Councillor Dave Mackie referred to the last GwE report and commented that at Key Stage 4 the following areas were listed areas for improvement:-


  • Ensure a full analysis and inquiry was undertake to verify why there had been a significant decrease in English A to C percentages
  • 5 A* to A  achievement had improved and remains an area of focus


He then referred to this year’s report on page 44 where it stated “standards in the secondary sector remain a cause for concern. Over the past 18 months GwE has…..” and listed a significant number of points.  He was concerned that these were not included in last year’s report if they had been happening for 18 months. 


            He commented on the improvement objectives suggesting there should be four points:-


·         to identify the problem,

·         to provide an action to resolve it,

·         to provide a timescale and

·         demonstrate what success should look like.


            Councillor Mackie then mentioned the standards and the first bullet point “re-profiled its service to ensure that additional resource was targeted towards the secondary sector” saying that this could highlight how many staff had been brought forward and what was expected to show the successful outcome that GwE required.   He proceeded to go through each of the bullet points referring specifically to teacher training and said the committee were not aware if any had taken place.  It would be useful to have information on the types of training made available, how many teachers attended and what were their achievements which would assist members to understand what was happening in schools.


            In response Mr Froggett agreed saying Councillor Mackie had raised some good points and that some of this information could be shared with committee.  With regard to the numbers of staff attending training sessions this information was collated and said he would be happy to bring this to the next meeting.  Schools were preparing for training on NVQ 8 together with bespoke training for specific schools which was needs responsive.  Councillor Mackie added that this information would help committee to understand these points.   The Senior Manager agreed and said regular updates were received from schools on what training teachers, head teachers and support staff had received.  The information sat within the level 2 business plans which was the operational business planning for the day to day running of schools.  The Chief Officer added that when the Key Stage 4 and 5 reports were brought to committee in the spring more of this information could be included to enable the committee to understand how the work and support plans were impacting on the outcomes for learners.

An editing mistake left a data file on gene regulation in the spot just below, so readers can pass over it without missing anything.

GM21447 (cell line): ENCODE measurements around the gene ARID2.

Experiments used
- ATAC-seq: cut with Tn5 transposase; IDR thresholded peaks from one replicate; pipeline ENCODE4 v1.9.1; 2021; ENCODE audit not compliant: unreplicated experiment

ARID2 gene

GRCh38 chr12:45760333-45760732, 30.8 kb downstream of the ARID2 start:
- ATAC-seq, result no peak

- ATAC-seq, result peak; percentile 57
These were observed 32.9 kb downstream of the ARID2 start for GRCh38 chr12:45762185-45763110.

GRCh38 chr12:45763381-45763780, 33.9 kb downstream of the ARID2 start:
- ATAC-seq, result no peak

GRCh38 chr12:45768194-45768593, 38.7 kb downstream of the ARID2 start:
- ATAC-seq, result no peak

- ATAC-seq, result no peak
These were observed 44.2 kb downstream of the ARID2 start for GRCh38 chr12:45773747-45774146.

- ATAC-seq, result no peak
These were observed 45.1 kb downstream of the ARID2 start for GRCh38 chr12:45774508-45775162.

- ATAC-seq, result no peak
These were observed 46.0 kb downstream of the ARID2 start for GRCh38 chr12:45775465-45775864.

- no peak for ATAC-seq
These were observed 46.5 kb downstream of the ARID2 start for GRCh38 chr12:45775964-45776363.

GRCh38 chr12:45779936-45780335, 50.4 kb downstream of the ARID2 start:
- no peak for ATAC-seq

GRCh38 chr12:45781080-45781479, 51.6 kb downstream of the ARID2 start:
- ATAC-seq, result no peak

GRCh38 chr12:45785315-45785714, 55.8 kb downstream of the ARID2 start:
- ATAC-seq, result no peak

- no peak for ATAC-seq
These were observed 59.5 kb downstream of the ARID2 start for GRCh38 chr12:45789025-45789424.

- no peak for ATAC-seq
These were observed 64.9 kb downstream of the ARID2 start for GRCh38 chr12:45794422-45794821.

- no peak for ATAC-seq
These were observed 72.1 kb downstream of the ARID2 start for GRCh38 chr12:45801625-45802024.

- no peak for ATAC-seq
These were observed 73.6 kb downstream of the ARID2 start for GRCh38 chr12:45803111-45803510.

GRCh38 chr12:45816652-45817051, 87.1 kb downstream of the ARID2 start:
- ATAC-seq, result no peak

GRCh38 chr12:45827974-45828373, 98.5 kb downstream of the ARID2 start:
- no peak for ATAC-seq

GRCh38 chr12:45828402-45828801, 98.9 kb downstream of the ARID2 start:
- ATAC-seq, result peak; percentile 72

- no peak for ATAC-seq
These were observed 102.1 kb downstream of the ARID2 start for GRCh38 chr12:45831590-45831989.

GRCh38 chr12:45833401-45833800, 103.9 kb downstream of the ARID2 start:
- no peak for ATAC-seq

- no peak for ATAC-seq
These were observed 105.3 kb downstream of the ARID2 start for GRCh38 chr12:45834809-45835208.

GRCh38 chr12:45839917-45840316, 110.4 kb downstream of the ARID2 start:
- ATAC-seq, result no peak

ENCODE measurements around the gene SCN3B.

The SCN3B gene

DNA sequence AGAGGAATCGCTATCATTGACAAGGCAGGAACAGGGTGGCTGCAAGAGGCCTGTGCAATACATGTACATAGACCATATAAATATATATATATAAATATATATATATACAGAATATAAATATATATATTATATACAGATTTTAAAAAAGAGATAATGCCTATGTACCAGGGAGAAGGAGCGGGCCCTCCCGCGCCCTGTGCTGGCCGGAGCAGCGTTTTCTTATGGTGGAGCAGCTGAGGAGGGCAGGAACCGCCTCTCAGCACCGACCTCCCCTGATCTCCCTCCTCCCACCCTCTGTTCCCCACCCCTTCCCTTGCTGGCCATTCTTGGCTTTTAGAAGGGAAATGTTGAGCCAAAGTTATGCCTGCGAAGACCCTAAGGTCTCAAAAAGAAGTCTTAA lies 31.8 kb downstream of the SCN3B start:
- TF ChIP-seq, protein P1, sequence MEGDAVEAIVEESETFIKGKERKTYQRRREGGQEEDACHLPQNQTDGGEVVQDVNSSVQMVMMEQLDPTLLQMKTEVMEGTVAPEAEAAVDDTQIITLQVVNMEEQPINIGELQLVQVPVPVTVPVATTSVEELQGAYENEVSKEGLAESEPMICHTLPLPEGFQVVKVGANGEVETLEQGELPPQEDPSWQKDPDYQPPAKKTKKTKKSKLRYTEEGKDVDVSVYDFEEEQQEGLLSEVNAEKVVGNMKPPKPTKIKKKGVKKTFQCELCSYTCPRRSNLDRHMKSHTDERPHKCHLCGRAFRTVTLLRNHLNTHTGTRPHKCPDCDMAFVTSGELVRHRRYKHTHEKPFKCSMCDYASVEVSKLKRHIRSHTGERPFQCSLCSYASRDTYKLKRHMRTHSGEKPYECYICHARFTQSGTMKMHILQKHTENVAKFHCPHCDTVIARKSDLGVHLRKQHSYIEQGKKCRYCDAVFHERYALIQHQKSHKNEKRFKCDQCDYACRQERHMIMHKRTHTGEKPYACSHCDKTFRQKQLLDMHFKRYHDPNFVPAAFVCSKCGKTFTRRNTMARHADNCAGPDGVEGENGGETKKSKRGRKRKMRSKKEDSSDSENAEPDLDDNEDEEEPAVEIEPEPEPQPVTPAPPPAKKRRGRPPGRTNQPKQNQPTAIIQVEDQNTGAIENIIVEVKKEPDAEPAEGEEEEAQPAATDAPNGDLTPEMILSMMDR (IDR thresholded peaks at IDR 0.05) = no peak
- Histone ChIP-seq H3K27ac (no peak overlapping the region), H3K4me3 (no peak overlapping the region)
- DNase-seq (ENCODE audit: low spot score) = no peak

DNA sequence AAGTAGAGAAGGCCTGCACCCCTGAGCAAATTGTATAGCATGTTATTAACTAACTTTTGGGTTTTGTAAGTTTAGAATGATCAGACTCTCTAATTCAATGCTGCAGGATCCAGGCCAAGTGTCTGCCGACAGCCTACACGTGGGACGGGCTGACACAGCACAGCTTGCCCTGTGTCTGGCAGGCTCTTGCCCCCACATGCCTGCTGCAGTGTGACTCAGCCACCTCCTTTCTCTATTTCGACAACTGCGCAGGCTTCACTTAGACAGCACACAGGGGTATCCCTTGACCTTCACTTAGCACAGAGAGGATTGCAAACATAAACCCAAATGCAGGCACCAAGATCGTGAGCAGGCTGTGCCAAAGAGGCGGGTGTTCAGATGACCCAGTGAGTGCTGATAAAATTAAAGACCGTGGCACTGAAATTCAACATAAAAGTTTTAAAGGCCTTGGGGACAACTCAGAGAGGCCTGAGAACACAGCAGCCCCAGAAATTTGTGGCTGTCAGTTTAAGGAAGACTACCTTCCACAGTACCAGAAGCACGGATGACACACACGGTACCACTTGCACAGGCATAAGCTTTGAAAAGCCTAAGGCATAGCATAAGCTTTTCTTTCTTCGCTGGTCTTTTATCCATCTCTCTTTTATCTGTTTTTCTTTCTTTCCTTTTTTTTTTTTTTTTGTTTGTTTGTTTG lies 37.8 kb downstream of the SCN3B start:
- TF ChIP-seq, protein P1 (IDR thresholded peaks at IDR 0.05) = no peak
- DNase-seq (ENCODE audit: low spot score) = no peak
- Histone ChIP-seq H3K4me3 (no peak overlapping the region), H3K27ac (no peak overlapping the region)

Mr Hytch referred to the GwE report on page 49 second paragraph down “no school was awarded an “excellent” judgement for any of the inspection areas”. He found this very concerning and asked if this was still the case.  He asked if Estyn were harder on Flintshire Schools or was it funding related and said historically GwE had placed more emphasis on primary than secondary schools.  In response the Leader said he was sure there were aspects in our secondary schools which were excellent and referred to Holywell coming out of special measures but he was far more concerned with inadequate and unsatisfactory levels which was where we were failing our young people. 

It was suggested that Committee send a letter to Ysgol Treffynon expressing the Committee’s delight that they are out of special measures and congratulating them on the hard work of the Head Teacher, Teachers and pupils at the school


The recommendations (a) and (b) within the report were moved by Councillor Andy Dunbobbin and seconded by Councillor Kevin Hughes.  The recommendation for (c) was moved by Mrs Stark and Seconded by Mr Hytch and the recommendation (d) was moved by Councillor Mackie and seconded by Mr. Hytch.



(a)          That members receive the GwE report on Outcomes 2019 for Foundation Phase, Key Stage 2 and Key Stage 3, relating to regional context and local performance for 2019.


(b)          That the Committee notes the national changes to reporting on teacher assessment and the new interim Key Stage 4 measures


(c)          That the Committee acknowledge the importance of the well-being of staff as the most important resource within schools; and


(d)          That the Committee requested a report on the GwE professional offer, the level of engagement on the offer from schools and the impact this was having on improvement, at a future meeting.